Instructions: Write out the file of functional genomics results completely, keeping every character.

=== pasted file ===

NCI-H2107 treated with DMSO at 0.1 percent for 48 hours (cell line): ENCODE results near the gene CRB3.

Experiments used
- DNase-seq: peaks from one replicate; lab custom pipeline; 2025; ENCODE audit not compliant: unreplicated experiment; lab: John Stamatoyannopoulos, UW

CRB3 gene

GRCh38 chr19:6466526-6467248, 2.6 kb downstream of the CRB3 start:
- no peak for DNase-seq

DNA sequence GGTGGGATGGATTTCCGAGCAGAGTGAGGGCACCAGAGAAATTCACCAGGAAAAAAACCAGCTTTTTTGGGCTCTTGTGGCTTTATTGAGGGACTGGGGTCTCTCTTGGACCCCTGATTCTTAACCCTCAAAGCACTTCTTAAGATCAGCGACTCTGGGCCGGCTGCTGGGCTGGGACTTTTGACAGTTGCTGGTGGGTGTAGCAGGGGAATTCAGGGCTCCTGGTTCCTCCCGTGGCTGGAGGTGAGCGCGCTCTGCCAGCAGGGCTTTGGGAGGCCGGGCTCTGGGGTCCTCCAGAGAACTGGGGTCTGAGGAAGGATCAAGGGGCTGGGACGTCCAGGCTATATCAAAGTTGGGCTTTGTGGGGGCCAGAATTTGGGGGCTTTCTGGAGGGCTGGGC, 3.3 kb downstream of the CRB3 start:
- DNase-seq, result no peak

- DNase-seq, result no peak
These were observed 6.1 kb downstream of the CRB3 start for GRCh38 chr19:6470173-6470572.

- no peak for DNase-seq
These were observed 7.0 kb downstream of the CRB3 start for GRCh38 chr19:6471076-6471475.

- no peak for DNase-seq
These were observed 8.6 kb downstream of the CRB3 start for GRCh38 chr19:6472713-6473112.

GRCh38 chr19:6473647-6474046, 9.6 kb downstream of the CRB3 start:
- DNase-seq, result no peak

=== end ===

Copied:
NCI-H2107 treated with DMSO at 0.1 percent for 48 hours (cell line): ENCODE results near the gene CRB3.

Experiments used
- DNase-seq: peaks from one replicate; lab custom pipeline; 2025; ENCODE audit not compliant: unreplicated experiment; lab: John Stamatoyannopoulos, UW

CRB3 gene

GRCh38 chr19:6466526-6467248, 2.6 kb downstream of the CRB3 start:
- no peak for DNase-seq

DNA sequence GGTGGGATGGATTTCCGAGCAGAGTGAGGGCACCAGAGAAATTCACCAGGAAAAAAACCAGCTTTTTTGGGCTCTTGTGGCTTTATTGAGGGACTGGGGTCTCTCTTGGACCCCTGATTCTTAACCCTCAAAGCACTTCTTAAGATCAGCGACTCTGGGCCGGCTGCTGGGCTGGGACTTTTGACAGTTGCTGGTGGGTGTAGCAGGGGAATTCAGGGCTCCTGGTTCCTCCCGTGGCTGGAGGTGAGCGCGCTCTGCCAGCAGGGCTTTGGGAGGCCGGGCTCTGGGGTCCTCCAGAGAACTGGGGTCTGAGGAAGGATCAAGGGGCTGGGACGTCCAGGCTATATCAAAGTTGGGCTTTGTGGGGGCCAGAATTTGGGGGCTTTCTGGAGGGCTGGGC, 3.3 kb downstream of the CRB3 start:
- DNase-seq, result no peak

- DNase-seq, result no peak
These were observed 6.1 kb downstream of the CRB3 start for GRCh38 chr19:6470173-6470572.

- no peak for DNase-seq
These were observed 7.0 kb downstream of the CRB3 start for GRCh38 chr19:6471076-6471475.

- no peak for DNase-seq
These were observed 8.6 kb downstream of the CRB3 start for GRCh38 chr19:6472713-6473112.

GRCh38 chr19:6473647-6474046, 9.6 kb downstream of the CRB3 start:
- DNase-seq, result no peak